When does Darkness End?
Read time: 5.5 minutes
In the Bible, especially the New Testament, “darkness” represents any space, or quality of being, that is far away from God. When Jesus talks about “outer darkness”, as he does in the parable of the Wedding Feast (Matt. 22), he is speaking about being cut off from God. God does not cut us off from God’s self; this happens because of choices we make, often the result of sin, spiritual laziness, or spiritual immaturity.
I bring this topic up because I attended the Men’s conference in our parish this last weekend and the speaker asked, “Are you a disciple of Jesus, or just a fan? Do you love Jesus, or do you love “church community and events, and religious ceremony and devotions?” In essence, he was asking if we were “cultural Catholics” or were we allowing ourselves to be transformed into men more like Christ. If we are being transformed what would be the evidence? Wow! Tough questions.
I have been pondering those questions ever since. I must admit that I love our Church. I love the Catholic faith, and what the Church teaches. I love the liturgy and our feast days. I love my faith community and the people I’ve met there. I love our gatherings, our opportunities to learn more and grow closer to God. I love it all! However, all those things have only one purpose: to bring me closer to God, to point me in the right direction, to help me stay on the right path to salvation. If those aspects of my spiritual journey become the “thing itself”, then I have lost my way. Jesus, and my relationship with God, is the thing itself.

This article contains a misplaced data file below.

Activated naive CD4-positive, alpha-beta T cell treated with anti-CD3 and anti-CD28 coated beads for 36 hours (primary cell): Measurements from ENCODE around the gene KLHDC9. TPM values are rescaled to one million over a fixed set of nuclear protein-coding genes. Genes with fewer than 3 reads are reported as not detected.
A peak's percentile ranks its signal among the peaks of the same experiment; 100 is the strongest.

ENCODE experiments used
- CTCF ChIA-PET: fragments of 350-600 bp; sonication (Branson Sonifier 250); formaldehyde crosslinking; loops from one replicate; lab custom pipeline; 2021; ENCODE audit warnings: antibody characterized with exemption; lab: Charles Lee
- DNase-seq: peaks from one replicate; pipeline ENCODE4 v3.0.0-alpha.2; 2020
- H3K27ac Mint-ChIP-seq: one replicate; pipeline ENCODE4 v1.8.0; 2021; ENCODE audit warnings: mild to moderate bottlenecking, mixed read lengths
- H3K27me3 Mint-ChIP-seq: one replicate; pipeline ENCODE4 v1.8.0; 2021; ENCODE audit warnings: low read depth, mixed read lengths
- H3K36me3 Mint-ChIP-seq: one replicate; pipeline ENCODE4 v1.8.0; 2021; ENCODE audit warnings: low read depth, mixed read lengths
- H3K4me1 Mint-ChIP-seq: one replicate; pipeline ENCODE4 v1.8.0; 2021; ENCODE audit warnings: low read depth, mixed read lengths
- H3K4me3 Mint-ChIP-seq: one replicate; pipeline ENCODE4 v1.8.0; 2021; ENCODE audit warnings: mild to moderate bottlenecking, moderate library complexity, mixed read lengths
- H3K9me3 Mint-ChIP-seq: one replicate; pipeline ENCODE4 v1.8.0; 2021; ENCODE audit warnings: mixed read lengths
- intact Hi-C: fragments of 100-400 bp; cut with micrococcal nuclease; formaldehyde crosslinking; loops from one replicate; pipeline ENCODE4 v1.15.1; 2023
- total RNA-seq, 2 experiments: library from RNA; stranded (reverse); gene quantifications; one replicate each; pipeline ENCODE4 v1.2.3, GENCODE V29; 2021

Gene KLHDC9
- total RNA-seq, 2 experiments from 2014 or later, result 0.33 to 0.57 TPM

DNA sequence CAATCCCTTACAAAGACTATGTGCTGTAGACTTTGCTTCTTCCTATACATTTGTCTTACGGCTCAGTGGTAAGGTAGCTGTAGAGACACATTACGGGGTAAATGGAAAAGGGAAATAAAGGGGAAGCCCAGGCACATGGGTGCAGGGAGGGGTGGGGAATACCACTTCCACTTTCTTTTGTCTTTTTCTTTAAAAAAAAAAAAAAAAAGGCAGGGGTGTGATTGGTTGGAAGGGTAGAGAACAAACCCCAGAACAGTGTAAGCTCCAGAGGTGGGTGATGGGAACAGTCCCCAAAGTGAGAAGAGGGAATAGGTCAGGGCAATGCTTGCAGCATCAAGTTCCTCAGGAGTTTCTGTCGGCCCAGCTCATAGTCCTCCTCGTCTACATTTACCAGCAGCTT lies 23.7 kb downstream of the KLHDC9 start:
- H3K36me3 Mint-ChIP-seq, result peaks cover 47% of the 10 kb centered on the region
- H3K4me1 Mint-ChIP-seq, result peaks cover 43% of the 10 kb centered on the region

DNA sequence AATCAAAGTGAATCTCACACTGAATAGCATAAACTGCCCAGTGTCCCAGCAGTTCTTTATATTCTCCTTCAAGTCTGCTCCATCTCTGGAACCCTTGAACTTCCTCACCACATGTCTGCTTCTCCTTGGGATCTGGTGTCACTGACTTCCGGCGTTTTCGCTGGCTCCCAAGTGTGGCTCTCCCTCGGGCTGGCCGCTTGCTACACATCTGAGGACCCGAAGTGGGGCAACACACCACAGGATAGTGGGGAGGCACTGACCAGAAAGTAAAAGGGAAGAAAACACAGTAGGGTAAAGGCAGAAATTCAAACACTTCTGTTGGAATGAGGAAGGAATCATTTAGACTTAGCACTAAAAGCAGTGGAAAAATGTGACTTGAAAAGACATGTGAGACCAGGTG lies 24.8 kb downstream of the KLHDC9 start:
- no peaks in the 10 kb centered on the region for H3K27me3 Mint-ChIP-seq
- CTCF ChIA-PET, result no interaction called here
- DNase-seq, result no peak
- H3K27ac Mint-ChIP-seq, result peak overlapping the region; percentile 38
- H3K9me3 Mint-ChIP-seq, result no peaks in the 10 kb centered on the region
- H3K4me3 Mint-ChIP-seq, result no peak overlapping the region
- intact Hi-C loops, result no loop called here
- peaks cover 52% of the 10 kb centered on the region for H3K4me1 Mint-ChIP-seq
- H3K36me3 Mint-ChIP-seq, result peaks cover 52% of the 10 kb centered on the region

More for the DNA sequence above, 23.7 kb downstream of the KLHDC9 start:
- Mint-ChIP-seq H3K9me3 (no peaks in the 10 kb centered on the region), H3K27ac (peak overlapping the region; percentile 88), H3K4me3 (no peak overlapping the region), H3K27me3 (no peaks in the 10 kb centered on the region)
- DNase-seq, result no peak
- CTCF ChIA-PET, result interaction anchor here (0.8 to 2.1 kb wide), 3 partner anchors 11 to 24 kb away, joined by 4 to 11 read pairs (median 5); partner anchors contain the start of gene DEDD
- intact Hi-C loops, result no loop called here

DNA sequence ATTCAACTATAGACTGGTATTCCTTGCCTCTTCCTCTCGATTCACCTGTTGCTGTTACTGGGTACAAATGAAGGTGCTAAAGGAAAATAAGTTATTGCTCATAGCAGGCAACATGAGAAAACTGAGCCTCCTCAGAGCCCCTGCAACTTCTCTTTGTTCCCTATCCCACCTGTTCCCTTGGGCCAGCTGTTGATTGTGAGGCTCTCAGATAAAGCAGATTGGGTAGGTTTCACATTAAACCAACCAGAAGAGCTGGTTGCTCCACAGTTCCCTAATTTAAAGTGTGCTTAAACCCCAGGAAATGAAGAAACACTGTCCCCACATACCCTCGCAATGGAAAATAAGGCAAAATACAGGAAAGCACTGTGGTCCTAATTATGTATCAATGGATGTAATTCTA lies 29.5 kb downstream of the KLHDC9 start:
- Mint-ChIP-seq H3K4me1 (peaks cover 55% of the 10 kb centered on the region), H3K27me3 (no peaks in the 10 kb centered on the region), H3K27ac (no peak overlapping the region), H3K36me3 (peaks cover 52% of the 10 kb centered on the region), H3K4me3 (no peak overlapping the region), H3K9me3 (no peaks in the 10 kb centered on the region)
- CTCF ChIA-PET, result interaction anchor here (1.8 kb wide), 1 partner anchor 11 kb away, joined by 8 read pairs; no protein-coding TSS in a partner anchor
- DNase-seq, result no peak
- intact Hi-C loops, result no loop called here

Transformation is what the Spiritual life is all about, becoming more like Jesus. Our task as disciples is to take on the discipline of Jesus and become more like him (notice that “discipline” and “disciple” have the same root word). Jesus demonstrated how to live the law of Moses more perfectly than people had been living it. Such a life meant always keeping the law in mind but putting people first. If helping a person meant breaking a certain law, such as the laws of cleanliness, or the Sabbath, or helping a bleeding person rather than going to the temple to worship, then mercy and love always came first. Jesus says on more than one occasion: “Go and learn what it means, “I demand mercy, not sacrifice” (Matt. 9:13; Hosea 6:1-6).
Becoming more like Jesus is always a challenge. Humans are hardwired to want things their own way. We categorize people into “us and them, winners and losers, who is in and who is out”. Fr. Greg Boyle, and others, say we must reject the dualism these categories create because Jesus demands a new way of thinking and living. Fr. Greg calls us to build communities to “beloved belonging” where it is “sometimes me, sometimes you, but always us”. He calls us to remember that we belong to each other. This was St. Teresa of Calcutta’s call, as well.
Henri Nouwen told an old Jewish parable:
A rabbi asked his students: “How can we determine the hour of dawn, when the night is over and the dawn begins?”
A student asks, “Is it when from a distance you can distinguish between a dog and a sheep?”
“No,” answered the rabbi.
“Is it when one can distinguish between a fig tree and a grapevine?” asked another?
“No,” was the reply.
“Please tell us the answer,” the students said.
“It is when,” said the wise teacher, “you can look into the eyes of another human being, and you have enough light in you to see your brother or sister. Until then it is night, and the darkness is still with us.” *
I pray that I shall always hold the light of Christ in my heart, and I pray for all of you, that together we shall all live in the light of Christ, as sisters and brothers. Amen.
*From:Nouwen, Henri, Spiritual Direction: Wisdom for the Long walk of Faith. New York, NY:HarperCollins, 2006.